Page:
Protein Bars

Protein bars are a great choice when looking for a quick protein packed snack that tastes great. Make sure to read the ingredients list and the food label to see the amount of calories, fat, carbs and sugars in the protein bar. They vary drastically and many of the popular ones are glorified candy bars, so do your own research and make sure you know what you're eating.

Once of the best things about protein bars is that they are truly a portable food. You can carry them with you just about anywhere. You can keep a box of protein bars in your car, at school in your locker and at your desk at work. A great tip is to put a box of them in the freezer. Frozen protein bars are amazing and they take a little longer to eat which will keep you busy for a while.

What To Look For

Find a protein bar that is high enough in protein (at least 25 grams per bar), low in sugar and low to moderate in fat. Many protein bars on the shelves will be higher in fat (over 10 grams per bar), so make sure you read what type of fats are being used. Stay away from protein bars that contain saturated fats.

Watch out for the amount of "sugar alcohols" which will be listed under carbohydrates. They will usually list carbs, fiber, sugar and then finally sugar alcohols.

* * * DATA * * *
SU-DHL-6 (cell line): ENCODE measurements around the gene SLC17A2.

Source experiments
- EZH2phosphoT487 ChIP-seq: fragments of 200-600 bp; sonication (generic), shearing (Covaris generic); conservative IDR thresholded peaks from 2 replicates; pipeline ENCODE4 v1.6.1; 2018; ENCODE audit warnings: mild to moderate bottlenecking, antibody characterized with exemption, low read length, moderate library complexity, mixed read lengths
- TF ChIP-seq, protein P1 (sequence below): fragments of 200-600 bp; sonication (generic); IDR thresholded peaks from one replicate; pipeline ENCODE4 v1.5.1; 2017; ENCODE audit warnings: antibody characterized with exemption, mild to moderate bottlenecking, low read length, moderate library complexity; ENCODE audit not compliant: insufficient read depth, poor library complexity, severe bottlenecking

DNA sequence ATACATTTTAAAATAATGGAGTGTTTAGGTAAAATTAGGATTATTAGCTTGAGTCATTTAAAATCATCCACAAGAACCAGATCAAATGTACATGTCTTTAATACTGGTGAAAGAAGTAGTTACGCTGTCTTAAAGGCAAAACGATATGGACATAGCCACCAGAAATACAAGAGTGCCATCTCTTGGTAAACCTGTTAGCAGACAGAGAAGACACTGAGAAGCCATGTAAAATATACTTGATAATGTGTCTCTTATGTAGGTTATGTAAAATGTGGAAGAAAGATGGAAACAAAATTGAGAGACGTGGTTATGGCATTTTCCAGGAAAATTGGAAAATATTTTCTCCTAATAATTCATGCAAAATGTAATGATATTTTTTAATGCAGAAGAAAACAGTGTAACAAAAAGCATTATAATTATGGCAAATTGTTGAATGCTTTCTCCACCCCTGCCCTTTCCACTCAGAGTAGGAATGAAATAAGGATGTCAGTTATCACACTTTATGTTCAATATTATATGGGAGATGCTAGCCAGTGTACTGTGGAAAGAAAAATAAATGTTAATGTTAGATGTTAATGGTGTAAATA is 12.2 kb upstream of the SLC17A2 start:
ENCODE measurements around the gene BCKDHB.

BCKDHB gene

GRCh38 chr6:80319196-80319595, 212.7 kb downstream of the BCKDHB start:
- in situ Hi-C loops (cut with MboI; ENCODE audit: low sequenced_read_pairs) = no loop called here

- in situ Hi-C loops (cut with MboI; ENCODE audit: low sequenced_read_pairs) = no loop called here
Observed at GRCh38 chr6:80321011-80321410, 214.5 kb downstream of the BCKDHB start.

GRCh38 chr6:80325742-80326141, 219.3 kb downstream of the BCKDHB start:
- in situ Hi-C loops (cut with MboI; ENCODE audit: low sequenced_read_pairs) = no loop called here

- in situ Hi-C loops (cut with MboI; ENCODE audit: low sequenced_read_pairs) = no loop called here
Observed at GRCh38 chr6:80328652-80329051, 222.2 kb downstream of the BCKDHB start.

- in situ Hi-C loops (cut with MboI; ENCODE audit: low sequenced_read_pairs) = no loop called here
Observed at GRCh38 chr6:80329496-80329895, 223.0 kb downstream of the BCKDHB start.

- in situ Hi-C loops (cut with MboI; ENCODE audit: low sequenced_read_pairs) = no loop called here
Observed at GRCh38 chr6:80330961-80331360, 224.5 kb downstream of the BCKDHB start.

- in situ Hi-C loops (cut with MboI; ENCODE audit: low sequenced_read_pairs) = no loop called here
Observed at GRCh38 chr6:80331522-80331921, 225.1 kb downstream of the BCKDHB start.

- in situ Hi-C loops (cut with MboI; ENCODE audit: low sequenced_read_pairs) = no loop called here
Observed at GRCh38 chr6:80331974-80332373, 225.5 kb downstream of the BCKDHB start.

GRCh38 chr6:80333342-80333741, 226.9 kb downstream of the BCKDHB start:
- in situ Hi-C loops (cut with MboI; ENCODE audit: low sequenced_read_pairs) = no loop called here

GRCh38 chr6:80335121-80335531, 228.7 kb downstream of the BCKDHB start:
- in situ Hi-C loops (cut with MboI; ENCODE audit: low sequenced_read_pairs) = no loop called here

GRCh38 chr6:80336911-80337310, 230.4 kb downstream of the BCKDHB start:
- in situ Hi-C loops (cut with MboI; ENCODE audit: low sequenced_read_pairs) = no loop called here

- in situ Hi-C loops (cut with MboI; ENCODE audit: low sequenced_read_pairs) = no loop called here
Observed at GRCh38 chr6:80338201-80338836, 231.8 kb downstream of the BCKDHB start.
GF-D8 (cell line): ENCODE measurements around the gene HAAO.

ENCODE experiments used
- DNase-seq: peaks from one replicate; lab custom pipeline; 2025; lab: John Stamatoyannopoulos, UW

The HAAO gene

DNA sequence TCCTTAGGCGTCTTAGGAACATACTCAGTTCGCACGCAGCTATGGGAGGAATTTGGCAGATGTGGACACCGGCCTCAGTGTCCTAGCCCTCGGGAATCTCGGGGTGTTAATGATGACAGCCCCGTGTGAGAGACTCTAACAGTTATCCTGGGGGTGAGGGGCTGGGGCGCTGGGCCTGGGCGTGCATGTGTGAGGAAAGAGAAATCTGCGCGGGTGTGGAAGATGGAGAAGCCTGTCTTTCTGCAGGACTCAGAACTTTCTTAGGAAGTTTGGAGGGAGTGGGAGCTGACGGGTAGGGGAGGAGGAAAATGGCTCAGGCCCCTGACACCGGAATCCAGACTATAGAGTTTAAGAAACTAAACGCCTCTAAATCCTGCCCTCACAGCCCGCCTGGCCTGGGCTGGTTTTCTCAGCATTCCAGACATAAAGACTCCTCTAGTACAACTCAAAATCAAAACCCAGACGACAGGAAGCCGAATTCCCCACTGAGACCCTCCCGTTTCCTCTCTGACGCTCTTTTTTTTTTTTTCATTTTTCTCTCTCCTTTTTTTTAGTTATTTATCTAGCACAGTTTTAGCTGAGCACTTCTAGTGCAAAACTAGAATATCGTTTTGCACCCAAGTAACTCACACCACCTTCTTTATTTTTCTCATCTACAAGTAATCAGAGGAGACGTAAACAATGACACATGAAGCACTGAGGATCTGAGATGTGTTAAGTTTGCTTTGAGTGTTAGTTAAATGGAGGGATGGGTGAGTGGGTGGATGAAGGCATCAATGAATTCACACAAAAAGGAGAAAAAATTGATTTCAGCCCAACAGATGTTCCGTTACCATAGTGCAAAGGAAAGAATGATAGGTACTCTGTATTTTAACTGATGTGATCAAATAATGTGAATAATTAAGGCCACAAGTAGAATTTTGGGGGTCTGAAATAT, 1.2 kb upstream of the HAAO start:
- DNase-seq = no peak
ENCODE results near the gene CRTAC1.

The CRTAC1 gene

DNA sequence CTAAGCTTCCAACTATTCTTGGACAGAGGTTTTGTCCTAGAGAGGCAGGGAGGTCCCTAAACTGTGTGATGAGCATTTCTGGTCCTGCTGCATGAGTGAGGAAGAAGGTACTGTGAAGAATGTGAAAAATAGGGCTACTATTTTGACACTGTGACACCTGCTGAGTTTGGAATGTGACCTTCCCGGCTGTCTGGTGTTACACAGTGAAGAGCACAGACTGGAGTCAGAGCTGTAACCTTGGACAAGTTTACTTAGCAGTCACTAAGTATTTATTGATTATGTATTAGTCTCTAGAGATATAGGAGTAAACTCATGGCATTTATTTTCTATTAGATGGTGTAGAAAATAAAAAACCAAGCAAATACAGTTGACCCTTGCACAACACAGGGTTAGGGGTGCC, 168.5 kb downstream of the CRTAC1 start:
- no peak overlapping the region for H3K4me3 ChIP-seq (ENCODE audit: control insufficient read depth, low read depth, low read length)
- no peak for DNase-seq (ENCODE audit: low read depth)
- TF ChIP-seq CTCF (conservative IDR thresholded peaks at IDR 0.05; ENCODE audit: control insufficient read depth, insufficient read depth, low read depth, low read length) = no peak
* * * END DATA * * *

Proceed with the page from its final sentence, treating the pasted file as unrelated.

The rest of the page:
The term “sugar alcohol” is somewhat misleading, as polyols are neither sugars nor alcohols. Technically, they are hydrogenated carbohydrates that, at the molecular level, have some of the structural properties of alcohols. But the fact that they are a type of carbohydrate has led to much debate among those concerned about carbohydrates in their diets.

Some manufacturers subtract the amount of sugar alcohols in their products from the total quantity of carbohydrates to yield a much lower “net carb” figure for their labels. They base this practice on the fact that indigestible carbohydrates, such as fiber, cannot by definition have the same effect on the body as carbohydrates that are converted to glucose. But sugar alcohols are only partially indigestible. So some people feel they should be counted as carbohydrates in their entirety, while others feel that only half the sugar alcohol in a product should count as a carbohydrate.

Taste is also a very important part of choosing a protein bar. If the bar doesn't taste great, then you will not want to eat it. Make sure to choose a few different types of flavors and different brands of protein bars before buying a huge box of them. Narrow down your favorite tasting ones and invest in a few boxes that you can store in your home and office for quick protein packed snacks.

Atkin's Nutritional Advantage Bars Serving: 1 bar
Calories: 240
Fat: 10 g
Carbs: 2.5 g
Protein: 20 g
Balance Bars Serving: 1 bar
Calories: 180
Fat: 6 g
Carbs: 22 g
Protein: 14 g
Met-Rx Food Bar Serving: 1 bar
Calories: 330
Fat: 3 g
Carbs: 48 g
Protein: 27 g
Power Bar Serving: 1 bar
Calories: 230
Fat: 2 g
Carbs: 45 g
Protein: 10 g
PR Ironman Bars

Serving: 1 bar
Calories: 230
Fat: 8 g
Carbs: 24 g
Protein: 16 g

ProMax Bars Serving: 1 bar
Calories: 280
Fat: 5 g
Carbs: 35 g
Protein: 20 g
Pure Protein Bars Serving: 1 bar
Calories: 200
Fat: 4 g
Carbs: 10 g
Protein: 30 g
ZonePerfect Bar Serving: 1 bar
Calories: 200
Fat: 7 g
Carbs: 23 g
Protein: 14 g

source : shapefit


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